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In the Jardin:
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We finished with an Ice Cream and then headed back down to the Metro. We found a train we thought was ours, but we weren’t quite sure. So Matt got on with the boys to ask. I was standing by the door waiting to find out when suddenly the doors closed, the train went and I was still on the platform. Another low moment, as I realised I didn’t know where I was, I had no money, no ticket, I didn’t know Matt’s mobile phone number… Although it was a relief that I had littlest with me. We hadn’t thought to make a plan for this kind of eventuality, so neither of us knew what the other would do. Should I follow Matt on the next train and assume he would wait on the next station? Should I head to Noisiel and meet there? Or should I stay where I was and wait for Matt to come back? Eventually I decided I should sit still as at least Matt knew where I was. After half an hour or so a messaage in French came over the tannoy. I couldn’t make out much of it, but I did pick out “Noisiel” and “Joostine Pairsonne”. Forgetting even the basics of grammar I rushed over to the nearest friendly lady and anounced “Je suis Justine Pearson” and asked her to explain the rest of the messaage. She kindly accompanied me to the information desk where they explained that Matt was waiting at Noisiel, made out a ticket for me and then the lady took me back to the platform and we travelled on together. Great relief to be re-united at Noisiel!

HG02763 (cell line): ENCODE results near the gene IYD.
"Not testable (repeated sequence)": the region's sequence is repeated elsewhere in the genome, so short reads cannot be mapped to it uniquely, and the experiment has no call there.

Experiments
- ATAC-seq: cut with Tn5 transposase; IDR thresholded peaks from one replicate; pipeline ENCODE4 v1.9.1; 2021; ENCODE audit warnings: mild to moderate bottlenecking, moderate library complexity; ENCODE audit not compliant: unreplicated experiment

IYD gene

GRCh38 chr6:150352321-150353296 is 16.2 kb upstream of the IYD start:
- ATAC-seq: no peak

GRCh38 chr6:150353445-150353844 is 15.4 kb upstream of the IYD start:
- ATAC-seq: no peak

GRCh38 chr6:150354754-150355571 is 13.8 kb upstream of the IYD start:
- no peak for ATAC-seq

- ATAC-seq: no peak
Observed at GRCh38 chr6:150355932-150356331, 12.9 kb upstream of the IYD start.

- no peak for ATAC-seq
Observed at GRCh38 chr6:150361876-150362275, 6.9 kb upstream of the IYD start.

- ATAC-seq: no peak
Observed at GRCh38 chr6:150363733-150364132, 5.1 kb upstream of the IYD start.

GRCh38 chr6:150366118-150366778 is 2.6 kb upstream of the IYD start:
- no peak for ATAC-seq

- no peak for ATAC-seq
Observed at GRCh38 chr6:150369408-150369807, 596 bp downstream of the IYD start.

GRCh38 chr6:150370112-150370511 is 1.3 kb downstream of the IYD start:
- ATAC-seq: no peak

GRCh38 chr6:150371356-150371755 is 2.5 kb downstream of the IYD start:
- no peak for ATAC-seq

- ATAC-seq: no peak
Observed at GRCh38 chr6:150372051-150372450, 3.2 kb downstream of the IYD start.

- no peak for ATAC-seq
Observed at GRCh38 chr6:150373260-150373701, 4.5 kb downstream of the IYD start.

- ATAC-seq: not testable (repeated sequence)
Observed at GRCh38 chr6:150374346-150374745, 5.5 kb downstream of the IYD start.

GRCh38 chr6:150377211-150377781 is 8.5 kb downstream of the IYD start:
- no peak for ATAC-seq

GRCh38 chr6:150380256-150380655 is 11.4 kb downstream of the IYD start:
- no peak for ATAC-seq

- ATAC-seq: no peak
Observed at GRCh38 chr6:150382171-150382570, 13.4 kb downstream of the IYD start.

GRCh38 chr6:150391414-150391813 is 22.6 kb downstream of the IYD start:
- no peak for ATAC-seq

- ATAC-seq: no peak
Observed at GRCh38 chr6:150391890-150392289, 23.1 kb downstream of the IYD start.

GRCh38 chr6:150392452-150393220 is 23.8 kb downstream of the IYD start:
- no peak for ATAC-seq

Nearly the end of the day, but not quite. It was now too late to buy supper, but we explained our situation at the hotel and they very kindly put together some plates of food left over from that evening’s BBQ, all of which was very delicious and much appreciated.

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For future reference:

  1. Make a contingency plan before anything happens.
  2. All adults to carry their own tickets and money.
  3. J to learn M’s phone number.

Journey to Paris

We spent most of Sunday packing and set off late afternoon to Matt’s parents. The children slept all the way, so a nice easy journey. Great excitement on our arrival as they had a new adult sized trampoline. The evening was spent bouncing and playing with the Uncles. So the boys were blissfully happy.

Monday morning we drove down to Newhaven. We thought we had allowed plenty of time, but there were roadworks nearby, so we only just got there in time.